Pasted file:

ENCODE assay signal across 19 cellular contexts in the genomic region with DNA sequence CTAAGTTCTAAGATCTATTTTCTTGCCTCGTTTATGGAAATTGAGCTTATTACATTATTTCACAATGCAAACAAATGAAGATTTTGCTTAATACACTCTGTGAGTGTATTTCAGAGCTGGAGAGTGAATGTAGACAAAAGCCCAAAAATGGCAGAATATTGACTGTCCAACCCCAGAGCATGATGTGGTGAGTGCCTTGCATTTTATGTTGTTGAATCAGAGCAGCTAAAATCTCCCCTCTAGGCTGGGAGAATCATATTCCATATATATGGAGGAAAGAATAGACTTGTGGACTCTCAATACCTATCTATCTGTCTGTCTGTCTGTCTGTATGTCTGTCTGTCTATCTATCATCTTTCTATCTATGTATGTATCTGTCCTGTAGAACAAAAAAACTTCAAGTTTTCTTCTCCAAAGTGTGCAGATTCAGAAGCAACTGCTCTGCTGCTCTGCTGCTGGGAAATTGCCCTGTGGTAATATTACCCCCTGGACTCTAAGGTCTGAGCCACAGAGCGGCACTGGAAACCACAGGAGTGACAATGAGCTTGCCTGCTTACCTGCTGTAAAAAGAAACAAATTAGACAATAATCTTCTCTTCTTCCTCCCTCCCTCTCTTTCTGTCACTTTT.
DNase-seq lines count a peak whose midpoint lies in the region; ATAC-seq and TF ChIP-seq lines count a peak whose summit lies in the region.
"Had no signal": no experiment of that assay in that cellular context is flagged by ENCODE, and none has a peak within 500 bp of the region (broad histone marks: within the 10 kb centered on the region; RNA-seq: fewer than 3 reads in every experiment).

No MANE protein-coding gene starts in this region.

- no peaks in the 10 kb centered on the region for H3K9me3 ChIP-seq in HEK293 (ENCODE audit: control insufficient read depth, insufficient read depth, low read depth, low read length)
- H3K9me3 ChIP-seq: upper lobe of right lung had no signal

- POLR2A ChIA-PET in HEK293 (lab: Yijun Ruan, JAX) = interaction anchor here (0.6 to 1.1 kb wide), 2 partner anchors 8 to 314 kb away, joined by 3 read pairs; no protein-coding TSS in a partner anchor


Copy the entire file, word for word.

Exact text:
ENCODE assay signal across 19 cellular contexts in the genomic region with DNA sequence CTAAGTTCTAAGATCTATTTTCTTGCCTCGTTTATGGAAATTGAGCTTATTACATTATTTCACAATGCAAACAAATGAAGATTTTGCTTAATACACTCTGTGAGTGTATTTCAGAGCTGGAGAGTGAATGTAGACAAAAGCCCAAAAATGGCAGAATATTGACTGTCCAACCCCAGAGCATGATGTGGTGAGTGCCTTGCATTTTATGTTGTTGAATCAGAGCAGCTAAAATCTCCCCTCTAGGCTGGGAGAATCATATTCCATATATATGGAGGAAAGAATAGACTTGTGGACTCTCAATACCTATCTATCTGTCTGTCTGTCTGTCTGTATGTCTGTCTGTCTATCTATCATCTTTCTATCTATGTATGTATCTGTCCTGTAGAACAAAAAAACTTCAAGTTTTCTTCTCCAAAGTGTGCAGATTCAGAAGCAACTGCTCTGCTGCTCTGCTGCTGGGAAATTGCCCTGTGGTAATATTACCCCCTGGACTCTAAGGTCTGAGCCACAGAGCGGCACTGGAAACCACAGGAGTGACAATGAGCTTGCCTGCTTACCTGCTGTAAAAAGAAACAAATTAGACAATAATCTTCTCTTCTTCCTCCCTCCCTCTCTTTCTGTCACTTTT.
DNase-seq lines count a peak whose midpoint lies in the region; ATAC-seq and TF ChIP-seq lines count a peak whose summit lies in the region.
"Had no signal": no experiment of that assay in that cellular context is flagged by ENCODE, and none has a peak within 500 bp of the region (broad histone marks: within the 10 kb centered on the region; RNA-seq: fewer than 3 reads in every experiment).

No MANE protein-coding gene starts in this region.

- no peaks in the 10 kb centered on the region for H3K9me3 ChIP-seq in HEK293 (ENCODE audit: control insufficient read depth, insufficient read depth, low read depth, low read length)
- H3K9me3 ChIP-seq: upper lobe of right lung had no signal

- POLR2A ChIA-PET in HEK293 (lab: Yijun Ruan, JAX) = interaction anchor here (0.6 to 1.1 kb wide), 2 partner anchors 8 to 314 kb away, joined by 3 read pairs; no protein-coding TSS in a partner anchor